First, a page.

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The “I’m Right and You’re Stupid” Argument

The word protest can be used as both a verb and a noun. As a verb it means “to object to,” especially in a formal statement; as a noun it means “a formal declaration of disapproval or objection issued by a concerned person, group, or organization or an individual or collective gesture or display of disapproval.” (thefreedictionary.com)

Protesting is no longer just sit-ins and picket lines. Social media has changed how protesters share their views. On any website published by any industry that allows for comments to be shared there will be protesters posting their strong opinions against that company or industry’s practices and or products.

Some of these comments are factual and reason-based and can be beneficial to the company. Many of these comments, however, fit into the category of “I’m right and you’re stupid.”

The people who post these comments believe so strongly in their causes that they are not willing to look at any information that disagrees with their opinion, whether it comes from the industry, a company, government or independently-reviewed scientific papers.

I will use the example of the fish farming industry because I have done the most research into its practices and the criticisms against it. Here is an example from the BC Salmon Facts Facebook page:

By the sounds of it Espen Schive didn’t even bother to read the information provided. He is of the opinion that only the information he likes is credible and anything that disagrees with it must be “BS.” Here is another example from the same website:

BC Salmon facts has stated numerous times on this Facebook page that that it is interested in hearing criticisms and having discussions about their posts. Greg Tyler, like the contributor in the previous example, believes that everything from this page is BS. Just saying the other person’s position is BS does not make your opinions credible unless you can back it up with evidence of your own.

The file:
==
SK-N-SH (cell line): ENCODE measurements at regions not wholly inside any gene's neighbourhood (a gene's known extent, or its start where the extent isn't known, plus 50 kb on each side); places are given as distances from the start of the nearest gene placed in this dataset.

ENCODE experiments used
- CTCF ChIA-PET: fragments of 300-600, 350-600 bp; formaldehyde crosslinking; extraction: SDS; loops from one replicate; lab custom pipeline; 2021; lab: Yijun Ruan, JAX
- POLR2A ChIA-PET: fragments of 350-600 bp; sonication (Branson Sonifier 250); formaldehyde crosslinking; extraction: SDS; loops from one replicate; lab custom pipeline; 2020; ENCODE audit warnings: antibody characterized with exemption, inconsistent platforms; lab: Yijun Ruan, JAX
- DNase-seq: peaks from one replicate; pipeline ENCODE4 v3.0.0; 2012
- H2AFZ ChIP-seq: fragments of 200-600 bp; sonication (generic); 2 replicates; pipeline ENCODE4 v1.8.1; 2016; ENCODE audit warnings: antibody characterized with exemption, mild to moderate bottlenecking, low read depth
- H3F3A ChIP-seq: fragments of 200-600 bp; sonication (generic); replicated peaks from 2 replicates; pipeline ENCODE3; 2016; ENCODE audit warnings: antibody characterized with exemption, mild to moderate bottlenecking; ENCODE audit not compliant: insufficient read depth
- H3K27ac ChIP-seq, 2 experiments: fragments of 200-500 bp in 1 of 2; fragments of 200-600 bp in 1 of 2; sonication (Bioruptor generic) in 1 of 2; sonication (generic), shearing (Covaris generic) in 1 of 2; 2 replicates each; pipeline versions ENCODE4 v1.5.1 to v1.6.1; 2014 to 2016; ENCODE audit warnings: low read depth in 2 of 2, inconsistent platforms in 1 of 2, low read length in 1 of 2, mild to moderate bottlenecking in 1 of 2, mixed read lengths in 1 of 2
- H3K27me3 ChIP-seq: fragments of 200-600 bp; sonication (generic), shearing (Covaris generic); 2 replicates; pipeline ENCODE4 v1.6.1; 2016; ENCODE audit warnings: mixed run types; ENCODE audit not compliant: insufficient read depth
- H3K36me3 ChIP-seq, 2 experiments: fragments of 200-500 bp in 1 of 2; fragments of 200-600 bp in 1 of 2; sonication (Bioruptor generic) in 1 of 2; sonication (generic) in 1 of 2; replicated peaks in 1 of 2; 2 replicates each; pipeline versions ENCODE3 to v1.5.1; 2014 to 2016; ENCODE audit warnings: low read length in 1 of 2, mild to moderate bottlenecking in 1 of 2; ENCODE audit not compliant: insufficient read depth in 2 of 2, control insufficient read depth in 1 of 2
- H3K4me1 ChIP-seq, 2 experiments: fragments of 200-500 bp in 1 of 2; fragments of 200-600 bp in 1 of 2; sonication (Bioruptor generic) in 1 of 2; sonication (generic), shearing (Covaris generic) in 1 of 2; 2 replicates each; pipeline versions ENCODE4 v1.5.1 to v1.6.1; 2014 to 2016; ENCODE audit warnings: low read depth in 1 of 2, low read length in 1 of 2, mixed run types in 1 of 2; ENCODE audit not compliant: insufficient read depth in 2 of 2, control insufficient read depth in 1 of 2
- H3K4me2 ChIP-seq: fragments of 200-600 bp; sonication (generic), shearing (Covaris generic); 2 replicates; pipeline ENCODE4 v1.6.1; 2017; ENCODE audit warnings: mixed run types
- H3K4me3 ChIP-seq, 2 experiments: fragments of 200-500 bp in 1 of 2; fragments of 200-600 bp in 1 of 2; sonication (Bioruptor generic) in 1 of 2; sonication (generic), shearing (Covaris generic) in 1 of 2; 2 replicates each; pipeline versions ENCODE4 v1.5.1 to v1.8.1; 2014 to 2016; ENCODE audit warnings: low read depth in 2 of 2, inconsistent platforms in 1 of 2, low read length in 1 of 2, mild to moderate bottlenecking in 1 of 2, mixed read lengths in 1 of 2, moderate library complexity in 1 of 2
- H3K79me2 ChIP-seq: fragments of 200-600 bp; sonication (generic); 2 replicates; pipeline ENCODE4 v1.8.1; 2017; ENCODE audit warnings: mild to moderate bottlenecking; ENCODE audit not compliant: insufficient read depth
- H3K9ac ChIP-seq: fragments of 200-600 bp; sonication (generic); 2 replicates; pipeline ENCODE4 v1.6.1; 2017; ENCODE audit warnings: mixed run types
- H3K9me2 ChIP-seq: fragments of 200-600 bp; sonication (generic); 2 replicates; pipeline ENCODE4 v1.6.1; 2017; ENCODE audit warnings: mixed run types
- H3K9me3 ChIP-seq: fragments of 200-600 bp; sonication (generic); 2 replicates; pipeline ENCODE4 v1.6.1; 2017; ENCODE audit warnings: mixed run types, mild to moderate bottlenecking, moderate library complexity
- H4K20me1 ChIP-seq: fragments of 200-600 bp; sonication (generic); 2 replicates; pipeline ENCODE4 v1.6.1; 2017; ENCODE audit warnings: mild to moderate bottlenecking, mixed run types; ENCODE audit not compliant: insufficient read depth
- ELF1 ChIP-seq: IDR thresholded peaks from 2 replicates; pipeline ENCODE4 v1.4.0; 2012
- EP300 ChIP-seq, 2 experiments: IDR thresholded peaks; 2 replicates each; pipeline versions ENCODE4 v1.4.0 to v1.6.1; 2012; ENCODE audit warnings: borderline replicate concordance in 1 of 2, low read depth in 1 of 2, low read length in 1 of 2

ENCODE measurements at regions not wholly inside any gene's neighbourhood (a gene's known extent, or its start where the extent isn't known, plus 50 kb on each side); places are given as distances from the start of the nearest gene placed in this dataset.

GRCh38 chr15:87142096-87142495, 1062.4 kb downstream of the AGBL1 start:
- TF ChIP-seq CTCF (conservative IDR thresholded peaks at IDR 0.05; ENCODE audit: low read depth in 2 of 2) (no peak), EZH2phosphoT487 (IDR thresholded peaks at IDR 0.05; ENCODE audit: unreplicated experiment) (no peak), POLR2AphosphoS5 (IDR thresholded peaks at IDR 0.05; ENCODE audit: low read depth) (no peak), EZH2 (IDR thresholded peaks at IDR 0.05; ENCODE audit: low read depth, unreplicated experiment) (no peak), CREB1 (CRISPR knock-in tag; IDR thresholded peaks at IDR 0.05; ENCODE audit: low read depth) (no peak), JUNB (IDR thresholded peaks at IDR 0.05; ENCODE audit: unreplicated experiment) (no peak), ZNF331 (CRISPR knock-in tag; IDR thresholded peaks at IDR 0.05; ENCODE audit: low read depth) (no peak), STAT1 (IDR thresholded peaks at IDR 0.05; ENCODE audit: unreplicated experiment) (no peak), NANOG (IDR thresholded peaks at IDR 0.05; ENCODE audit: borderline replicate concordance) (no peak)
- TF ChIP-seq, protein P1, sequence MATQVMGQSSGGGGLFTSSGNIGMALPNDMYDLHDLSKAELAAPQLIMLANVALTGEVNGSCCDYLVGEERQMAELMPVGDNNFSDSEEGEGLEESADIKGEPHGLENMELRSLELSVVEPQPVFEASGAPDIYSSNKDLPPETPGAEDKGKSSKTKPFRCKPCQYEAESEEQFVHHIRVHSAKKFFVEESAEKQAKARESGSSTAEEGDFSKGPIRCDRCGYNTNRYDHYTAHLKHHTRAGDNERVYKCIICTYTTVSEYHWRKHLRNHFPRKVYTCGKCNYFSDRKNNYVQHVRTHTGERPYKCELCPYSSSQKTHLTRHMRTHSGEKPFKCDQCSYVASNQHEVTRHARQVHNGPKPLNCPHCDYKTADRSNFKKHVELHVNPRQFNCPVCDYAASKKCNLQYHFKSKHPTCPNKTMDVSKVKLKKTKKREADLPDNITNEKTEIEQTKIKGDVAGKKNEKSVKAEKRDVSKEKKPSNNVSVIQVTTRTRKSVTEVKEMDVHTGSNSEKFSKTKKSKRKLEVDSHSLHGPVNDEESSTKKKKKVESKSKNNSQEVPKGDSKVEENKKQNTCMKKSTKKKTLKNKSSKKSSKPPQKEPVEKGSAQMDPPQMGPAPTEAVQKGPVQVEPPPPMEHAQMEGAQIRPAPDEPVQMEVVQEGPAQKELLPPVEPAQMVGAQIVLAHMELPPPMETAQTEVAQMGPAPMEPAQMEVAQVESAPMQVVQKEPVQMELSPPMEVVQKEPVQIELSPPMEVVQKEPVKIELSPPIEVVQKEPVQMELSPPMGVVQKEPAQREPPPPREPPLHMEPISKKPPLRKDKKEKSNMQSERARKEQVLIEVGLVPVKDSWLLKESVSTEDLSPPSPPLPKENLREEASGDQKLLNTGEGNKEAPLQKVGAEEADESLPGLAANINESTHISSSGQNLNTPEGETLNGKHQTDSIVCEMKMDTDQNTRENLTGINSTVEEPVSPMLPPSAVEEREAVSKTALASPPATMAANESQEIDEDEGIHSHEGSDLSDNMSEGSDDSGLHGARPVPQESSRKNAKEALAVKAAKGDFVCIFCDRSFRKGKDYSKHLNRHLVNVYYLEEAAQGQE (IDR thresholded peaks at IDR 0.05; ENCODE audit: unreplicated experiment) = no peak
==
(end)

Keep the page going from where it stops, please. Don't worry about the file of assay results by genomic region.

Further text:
Online discussions can be a great opportunity to share diverse opinions and compare information, leading to open discussion and even changes to policy. However, open discussion seems rare.

This next example is from the archived comments on the blog Salmon Farm Science.

James Wilcox clearly has strong opinions about salmon farms and is using this site as a showcase for his protest. However his “naked assertions” do not make for good protest literature.The library referred to on this site is a list of links to scientific papers from both sides of the fish farming argument.

Here is an example from Salmon Arm Observer. The letter written by Gary Marty, B.C. Ministry of Agriculture, is in response to an article in the paper. It is clear from the comments posted after the letter that these people won’t take his opinion seriously because he works for “The Government.”

Objecting to someone’s argument by saying their opinions or facts don’t matter because “they work for the government,” or “they work for the industry,” or “that opinion doesn’t agree with my own” is not a form of protest. It is ignorance.

Feel free to state your objection, just don’t expect everyone to agree with it. Have facts behind your arguments and don’t fall into the “I’m right and you are stupid” form of arguing.

If their facts don’t agree with your facts you have a few choices: 1. Agree to disagree, 2. Read their facts with an open mind and be willing to see the other side of the issue, 3. Share your facts with them and be open to criticism. This goes for both sides of any protest.

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Posted by on March 13, 2012 in News, Opinion

 

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